Slow and Steady Wins the Rates
A lot of companies hurt their pricing in the long run in the way they shop for insurance. If insurance is looked at as a commodity, it'll be bought as a commodity - racing from one broker or carrier to the next in hopes of seeing at least a 10% savings to make the jump from one program to another. But with the inherent expense of risk management, it shouldn't be a commodity. It should be bought with a thoughtful look on how to truly lower costs long-term.
Align with the Correct Broker
Your insurance broker is by far your best source for safety and claims expertise, often included at no extra cost in their commissions/fees. And safety and claims handling are by far your most important tool to obtain huge savings on your program long-term, instead of merely 10% for shopping aggressively year-to-year. Thus, not every cheap program is the best for you. In fact its sometimes the opposite. Long-term savings are best aligned with a superior and typically more expensive broker, which offers safety and claims expertise. To find the best brokers be proactive! Dont just wait for calls and work with the guy that makes you laugh on a cold call, proactively look for a broker that knows your industry and your risk management concerns. Ask your peer companies or trusted advisors for recommendations. Do some research on the internet for the best brokers in your area, or at the very least, ask the brokers you currently talk with to demonstrate real expertise through industry book size (personal and company-wide), safety and claims personnel/hours available to you, carrier/program choice, and real client recommendations about safety and claims expertise.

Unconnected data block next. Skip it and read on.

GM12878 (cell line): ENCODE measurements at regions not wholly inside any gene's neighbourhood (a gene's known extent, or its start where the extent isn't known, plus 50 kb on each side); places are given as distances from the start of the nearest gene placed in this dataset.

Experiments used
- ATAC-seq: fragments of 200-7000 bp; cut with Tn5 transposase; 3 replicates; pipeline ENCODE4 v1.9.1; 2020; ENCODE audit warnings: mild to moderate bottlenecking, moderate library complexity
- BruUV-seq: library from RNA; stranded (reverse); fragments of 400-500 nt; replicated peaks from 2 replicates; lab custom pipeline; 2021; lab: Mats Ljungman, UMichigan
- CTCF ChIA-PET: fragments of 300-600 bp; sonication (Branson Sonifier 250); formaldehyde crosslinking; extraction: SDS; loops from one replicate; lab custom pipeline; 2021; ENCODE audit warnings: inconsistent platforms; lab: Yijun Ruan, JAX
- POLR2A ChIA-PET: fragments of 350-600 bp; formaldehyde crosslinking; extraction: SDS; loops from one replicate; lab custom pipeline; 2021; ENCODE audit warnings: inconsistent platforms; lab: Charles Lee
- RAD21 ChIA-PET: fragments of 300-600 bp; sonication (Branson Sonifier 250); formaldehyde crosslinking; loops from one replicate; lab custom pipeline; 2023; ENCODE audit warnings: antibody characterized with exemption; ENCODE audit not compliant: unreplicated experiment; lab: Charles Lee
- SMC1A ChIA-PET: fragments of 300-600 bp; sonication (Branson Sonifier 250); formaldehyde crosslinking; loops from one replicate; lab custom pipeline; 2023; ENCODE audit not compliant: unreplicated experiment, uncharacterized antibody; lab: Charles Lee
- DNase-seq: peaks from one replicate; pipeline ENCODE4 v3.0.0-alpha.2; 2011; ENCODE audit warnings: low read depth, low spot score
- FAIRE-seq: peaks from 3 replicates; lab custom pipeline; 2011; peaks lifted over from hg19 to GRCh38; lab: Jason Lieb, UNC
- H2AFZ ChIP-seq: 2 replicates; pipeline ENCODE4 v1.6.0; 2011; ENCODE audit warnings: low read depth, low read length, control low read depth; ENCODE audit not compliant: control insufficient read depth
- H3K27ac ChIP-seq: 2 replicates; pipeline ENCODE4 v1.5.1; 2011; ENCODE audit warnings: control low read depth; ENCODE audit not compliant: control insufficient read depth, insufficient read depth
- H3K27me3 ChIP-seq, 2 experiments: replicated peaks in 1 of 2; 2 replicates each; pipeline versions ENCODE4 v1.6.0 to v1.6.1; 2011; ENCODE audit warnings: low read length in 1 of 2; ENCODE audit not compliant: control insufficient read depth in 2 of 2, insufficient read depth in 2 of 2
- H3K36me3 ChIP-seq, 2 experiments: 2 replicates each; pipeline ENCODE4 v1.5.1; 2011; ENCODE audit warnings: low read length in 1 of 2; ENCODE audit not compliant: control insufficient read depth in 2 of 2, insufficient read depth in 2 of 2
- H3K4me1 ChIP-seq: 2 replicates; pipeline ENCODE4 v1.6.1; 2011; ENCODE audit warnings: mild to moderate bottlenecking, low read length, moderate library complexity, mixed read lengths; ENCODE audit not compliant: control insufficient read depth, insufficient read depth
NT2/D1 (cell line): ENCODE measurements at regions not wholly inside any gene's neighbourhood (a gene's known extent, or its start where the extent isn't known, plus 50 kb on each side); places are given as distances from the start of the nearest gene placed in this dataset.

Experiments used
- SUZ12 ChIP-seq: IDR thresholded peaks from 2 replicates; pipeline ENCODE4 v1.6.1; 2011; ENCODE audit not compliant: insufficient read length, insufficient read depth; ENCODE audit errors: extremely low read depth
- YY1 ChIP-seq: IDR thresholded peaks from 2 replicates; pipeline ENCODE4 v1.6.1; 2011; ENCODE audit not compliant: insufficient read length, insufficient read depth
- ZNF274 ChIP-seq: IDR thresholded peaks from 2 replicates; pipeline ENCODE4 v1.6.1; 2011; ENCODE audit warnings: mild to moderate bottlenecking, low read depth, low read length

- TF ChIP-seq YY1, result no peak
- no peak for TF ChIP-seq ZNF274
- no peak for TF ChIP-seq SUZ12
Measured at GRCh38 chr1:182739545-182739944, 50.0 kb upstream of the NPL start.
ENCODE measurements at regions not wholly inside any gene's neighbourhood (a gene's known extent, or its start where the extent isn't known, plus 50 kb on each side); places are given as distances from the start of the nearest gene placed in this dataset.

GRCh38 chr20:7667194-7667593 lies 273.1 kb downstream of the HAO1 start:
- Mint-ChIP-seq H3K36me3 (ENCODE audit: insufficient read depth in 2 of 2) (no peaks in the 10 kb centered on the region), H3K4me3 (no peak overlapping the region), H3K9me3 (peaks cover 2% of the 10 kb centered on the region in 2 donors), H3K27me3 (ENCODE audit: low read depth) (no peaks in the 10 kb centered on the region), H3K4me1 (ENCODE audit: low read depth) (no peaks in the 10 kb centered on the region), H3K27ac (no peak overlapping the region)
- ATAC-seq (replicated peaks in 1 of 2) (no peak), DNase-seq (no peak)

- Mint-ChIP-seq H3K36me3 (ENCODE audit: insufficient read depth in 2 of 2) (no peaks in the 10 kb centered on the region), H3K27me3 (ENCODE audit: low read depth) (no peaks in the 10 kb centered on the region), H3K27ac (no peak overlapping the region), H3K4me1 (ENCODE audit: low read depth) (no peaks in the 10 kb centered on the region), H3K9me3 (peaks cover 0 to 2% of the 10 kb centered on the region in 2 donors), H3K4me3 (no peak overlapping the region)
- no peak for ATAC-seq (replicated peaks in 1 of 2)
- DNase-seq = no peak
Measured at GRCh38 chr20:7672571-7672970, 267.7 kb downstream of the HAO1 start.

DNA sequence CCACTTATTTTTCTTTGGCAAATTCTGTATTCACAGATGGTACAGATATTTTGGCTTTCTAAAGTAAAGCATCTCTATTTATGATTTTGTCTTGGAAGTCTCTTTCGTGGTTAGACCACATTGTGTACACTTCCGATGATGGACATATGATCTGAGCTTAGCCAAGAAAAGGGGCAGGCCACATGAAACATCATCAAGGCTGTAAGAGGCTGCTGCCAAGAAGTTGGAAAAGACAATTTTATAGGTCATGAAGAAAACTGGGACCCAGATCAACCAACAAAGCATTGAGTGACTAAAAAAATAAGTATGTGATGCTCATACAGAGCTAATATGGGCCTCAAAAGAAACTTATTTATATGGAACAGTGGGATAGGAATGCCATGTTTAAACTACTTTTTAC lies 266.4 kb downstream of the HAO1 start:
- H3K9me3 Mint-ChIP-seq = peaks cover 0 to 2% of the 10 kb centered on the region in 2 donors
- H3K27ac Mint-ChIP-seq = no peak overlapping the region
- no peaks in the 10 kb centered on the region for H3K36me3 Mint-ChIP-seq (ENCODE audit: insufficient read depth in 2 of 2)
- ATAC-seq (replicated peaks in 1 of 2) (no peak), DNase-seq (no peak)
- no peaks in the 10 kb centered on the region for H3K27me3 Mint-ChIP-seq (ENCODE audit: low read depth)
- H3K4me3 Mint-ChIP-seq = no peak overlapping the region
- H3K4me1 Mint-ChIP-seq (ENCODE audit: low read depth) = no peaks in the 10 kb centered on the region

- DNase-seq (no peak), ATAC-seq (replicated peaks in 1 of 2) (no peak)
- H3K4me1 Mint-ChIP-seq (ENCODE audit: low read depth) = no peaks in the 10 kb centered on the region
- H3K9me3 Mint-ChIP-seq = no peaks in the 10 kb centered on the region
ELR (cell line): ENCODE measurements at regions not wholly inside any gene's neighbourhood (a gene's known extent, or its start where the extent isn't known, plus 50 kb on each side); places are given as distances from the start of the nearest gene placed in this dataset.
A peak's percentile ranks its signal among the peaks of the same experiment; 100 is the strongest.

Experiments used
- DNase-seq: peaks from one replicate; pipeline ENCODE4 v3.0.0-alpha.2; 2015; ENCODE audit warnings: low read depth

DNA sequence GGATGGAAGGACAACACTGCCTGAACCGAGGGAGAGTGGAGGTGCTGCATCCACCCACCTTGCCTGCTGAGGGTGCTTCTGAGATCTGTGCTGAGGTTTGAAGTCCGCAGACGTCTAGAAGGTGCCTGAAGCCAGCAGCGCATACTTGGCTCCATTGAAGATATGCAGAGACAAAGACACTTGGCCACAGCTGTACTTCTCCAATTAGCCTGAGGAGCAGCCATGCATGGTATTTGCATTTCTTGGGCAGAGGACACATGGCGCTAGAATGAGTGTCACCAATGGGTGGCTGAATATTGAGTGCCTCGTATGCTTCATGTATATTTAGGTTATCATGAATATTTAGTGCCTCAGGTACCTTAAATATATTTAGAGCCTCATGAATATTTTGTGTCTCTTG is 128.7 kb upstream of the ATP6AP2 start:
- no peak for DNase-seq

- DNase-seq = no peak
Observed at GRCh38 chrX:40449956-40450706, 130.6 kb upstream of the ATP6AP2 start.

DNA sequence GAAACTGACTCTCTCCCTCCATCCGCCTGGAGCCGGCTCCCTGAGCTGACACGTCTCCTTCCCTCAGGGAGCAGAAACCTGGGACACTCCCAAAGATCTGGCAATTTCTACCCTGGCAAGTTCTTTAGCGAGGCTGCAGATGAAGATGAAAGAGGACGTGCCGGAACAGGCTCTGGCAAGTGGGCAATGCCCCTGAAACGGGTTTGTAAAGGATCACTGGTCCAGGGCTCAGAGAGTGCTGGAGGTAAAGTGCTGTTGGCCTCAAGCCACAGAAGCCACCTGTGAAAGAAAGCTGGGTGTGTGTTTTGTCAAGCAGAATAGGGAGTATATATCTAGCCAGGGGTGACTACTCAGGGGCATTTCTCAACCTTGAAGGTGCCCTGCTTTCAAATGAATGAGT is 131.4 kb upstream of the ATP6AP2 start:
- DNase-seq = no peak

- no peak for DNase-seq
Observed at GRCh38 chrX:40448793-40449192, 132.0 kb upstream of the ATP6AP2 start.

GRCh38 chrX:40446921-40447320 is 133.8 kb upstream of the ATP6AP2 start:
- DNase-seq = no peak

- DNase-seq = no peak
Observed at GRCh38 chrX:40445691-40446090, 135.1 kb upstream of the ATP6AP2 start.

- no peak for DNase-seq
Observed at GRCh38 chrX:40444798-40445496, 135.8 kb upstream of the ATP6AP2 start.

After aligning with the correct broker(s), it's crucial to discuss your past losses in detail and help explain why they happened and what you've done to change operations to limit future claims. All carriers look at past claims and use that as the #1 factor in doing their guess at your future claims that they're going to be covering. It's actually more important than your industry peer losses because similar companies can have drastic differences in losses due to different risk management principles. Work with your broker to put together written, detailed explanations of your losses. Check on their work to make sure it's satisfactory to you; many brokers neglect this crucial piece.
Tell Your Company's Story
Make your companys story personal so the underwriter cares and wants to win your business with a lower price. Many times an underwriter will get a description of your operations as simple as widget maker, $25M revenues. They will have far less incentive to work on a low, winning quote than if you and your broker give them a detailed description of operations, including pictures and company history or plans for the future. Again, get a copy to make sure it's acceptable to you.
Meet with the Underwriters
To make your company even more personal to the underwriters, meet with the important ones personally. Invite them out to your company to see the operations. Once they meet you and shake hands they'll have even more desire to write your business at the best price they can possibly offer.
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